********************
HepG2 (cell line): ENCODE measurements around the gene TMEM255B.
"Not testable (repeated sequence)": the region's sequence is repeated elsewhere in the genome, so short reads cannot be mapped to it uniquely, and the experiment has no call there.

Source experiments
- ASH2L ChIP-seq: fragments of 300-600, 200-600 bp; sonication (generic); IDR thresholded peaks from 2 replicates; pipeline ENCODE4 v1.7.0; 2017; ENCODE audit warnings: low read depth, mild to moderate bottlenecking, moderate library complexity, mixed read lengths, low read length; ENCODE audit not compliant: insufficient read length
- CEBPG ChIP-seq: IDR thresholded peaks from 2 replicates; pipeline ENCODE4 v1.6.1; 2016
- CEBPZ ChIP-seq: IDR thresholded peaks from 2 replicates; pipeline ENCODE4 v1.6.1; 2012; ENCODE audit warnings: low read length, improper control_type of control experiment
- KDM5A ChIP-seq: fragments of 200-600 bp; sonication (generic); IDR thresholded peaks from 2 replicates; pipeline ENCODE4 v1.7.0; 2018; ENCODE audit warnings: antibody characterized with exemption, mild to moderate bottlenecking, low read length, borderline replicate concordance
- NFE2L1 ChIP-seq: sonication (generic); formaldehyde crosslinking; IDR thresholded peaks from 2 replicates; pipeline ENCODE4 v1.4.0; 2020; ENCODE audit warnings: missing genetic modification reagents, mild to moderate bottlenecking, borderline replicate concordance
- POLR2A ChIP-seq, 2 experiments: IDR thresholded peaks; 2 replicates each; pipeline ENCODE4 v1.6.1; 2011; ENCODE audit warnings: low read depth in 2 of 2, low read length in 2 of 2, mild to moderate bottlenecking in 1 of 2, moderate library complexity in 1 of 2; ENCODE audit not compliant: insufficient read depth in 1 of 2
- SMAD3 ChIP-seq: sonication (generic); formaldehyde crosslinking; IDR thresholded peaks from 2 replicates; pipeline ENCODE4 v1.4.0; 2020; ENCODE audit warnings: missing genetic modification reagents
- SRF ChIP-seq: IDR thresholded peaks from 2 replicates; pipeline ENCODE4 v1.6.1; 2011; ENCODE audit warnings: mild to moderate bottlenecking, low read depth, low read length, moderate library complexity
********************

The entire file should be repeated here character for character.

HepG2 (cell line): ENCODE measurements around the gene TMEM255B.
"Not testable (repeated sequence)": the region's sequence is repeated elsewhere in the genome, so short reads cannot be mapped to it uniquely, and the experiment has no call there.

Source experiments
- ASH2L ChIP-seq: fragments of 300-600, 200-600 bp; sonication (generic); IDR thresholded peaks from 2 replicates; pipeline ENCODE4 v1.7.0; 2017; ENCODE audit warnings: low read depth, mild to moderate bottlenecking, moderate library complexity, mixed read lengths, low read length; ENCODE audit not compliant: insufficient read length
- CEBPG ChIP-seq: IDR thresholded peaks from 2 replicates; pipeline ENCODE4 v1.6.1; 2016
- CEBPZ ChIP-seq: IDR thresholded peaks from 2 replicates; pipeline ENCODE4 v1.6.1; 2012; ENCODE audit warnings: low read length, improper control_type of control experiment
- KDM5A ChIP-seq: fragments of 200-600 bp; sonication (generic); IDR thresholded peaks from 2 replicates; pipeline ENCODE4 v1.7.0; 2018; ENCODE audit warnings: antibody characterized with exemption, mild to moderate bottlenecking, low read length, borderline replicate concordance
- NFE2L1 ChIP-seq: sonication (generic); formaldehyde crosslinking; IDR thresholded peaks from 2 replicates; pipeline ENCODE4 v1.4.0; 2020; ENCODE audit warnings: missing genetic modification reagents, mild to moderate bottlenecking, borderline replicate concordance
- POLR2A ChIP-seq, 2 experiments: IDR thresholded peaks; 2 replicates each; pipeline ENCODE4 v1.6.1; 2011; ENCODE audit warnings: low read depth in 2 of 2, low read length in 2 of 2, mild to moderate bottlenecking in 1 of 2, moderate library complexity in 1 of 2; ENCODE audit not compliant: insufficient read depth in 1 of 2
- SMAD3 ChIP-seq: sonication (generic); formaldehyde crosslinking; IDR thresholded peaks from 2 replicates; pipeline ENCODE4 v1.4.0; 2020; ENCODE audit warnings: missing genetic modification reagents
- SRF ChIP-seq: IDR thresholded peaks from 2 replicates; pipeline ENCODE4 v1.6.1; 2011; ENCODE audit warnings: mild to moderate bottlenecking, low read depth, low read length, moderate library complexity